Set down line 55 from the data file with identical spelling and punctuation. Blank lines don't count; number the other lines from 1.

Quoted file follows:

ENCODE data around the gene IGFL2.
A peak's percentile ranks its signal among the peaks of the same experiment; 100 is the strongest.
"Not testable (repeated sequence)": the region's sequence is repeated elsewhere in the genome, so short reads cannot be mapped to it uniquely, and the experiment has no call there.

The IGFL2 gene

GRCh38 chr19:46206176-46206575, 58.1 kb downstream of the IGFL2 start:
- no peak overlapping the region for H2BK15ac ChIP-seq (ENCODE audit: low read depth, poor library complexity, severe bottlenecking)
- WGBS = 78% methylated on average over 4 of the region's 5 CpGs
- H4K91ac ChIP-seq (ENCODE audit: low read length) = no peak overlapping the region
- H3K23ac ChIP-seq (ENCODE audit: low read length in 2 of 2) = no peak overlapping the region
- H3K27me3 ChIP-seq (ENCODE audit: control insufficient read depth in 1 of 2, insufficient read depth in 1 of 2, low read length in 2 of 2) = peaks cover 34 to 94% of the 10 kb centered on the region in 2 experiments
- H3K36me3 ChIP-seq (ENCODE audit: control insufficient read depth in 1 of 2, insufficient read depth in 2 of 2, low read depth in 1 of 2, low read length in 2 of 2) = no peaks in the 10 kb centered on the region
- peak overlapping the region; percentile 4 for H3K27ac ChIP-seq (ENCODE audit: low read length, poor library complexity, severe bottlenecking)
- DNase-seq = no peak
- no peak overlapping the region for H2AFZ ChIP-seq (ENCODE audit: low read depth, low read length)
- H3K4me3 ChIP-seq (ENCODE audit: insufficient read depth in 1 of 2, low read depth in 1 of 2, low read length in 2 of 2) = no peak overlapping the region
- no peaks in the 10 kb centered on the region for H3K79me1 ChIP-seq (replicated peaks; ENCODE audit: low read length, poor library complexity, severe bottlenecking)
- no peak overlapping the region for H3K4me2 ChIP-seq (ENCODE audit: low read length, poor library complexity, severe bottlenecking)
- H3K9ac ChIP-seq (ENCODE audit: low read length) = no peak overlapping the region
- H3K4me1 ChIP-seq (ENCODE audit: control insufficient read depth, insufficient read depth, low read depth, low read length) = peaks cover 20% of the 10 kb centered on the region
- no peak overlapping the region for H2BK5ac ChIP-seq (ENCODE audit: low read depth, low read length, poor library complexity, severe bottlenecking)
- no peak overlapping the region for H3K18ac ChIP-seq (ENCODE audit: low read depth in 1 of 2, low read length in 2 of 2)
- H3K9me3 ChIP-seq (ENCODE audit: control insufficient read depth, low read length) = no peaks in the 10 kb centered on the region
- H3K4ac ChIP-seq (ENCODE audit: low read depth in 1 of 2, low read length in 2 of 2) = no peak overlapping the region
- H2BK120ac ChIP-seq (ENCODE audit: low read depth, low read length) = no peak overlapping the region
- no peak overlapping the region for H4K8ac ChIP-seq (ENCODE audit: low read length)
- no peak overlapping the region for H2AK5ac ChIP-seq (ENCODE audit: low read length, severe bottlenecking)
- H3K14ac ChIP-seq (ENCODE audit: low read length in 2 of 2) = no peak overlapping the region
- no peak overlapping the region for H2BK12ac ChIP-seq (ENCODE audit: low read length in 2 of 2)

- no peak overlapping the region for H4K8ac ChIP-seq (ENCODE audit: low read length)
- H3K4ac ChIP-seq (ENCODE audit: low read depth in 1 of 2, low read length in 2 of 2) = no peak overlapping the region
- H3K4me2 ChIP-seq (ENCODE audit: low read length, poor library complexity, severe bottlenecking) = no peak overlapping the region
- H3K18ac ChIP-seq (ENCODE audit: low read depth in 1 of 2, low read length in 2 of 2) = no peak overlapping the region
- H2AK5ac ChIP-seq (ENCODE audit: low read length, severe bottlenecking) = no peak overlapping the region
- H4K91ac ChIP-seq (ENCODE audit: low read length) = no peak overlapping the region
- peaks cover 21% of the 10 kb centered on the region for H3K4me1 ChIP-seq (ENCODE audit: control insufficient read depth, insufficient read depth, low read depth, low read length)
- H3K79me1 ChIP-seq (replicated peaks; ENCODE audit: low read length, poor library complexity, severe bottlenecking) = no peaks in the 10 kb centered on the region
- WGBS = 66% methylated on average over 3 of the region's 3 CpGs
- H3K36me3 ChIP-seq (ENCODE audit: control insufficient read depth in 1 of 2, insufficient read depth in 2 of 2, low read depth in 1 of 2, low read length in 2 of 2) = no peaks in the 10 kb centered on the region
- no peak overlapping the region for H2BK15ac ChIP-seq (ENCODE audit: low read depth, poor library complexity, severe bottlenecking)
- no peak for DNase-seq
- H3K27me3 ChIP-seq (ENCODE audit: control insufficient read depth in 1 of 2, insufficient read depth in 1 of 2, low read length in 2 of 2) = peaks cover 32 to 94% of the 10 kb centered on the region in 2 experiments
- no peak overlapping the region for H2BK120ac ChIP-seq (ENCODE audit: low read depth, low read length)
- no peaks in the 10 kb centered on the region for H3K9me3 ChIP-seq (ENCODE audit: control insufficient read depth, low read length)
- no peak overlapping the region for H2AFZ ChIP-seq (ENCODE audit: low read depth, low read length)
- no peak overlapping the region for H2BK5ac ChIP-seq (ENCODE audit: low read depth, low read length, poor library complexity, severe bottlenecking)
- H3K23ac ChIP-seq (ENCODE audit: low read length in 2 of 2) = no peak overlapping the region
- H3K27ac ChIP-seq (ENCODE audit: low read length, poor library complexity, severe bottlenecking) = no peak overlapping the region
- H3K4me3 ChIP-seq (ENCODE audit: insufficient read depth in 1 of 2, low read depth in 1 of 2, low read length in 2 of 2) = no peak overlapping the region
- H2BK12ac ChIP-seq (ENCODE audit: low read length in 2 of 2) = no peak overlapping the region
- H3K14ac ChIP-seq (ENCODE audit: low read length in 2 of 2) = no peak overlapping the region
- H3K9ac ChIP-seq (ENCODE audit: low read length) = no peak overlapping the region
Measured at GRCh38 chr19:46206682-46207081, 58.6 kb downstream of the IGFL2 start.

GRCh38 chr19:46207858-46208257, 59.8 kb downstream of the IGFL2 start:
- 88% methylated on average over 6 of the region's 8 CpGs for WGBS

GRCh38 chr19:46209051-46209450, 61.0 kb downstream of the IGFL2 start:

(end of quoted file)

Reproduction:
GRCh38 chr19:46209051-46209450, 61.0 kb downstream of the IGFL2 start: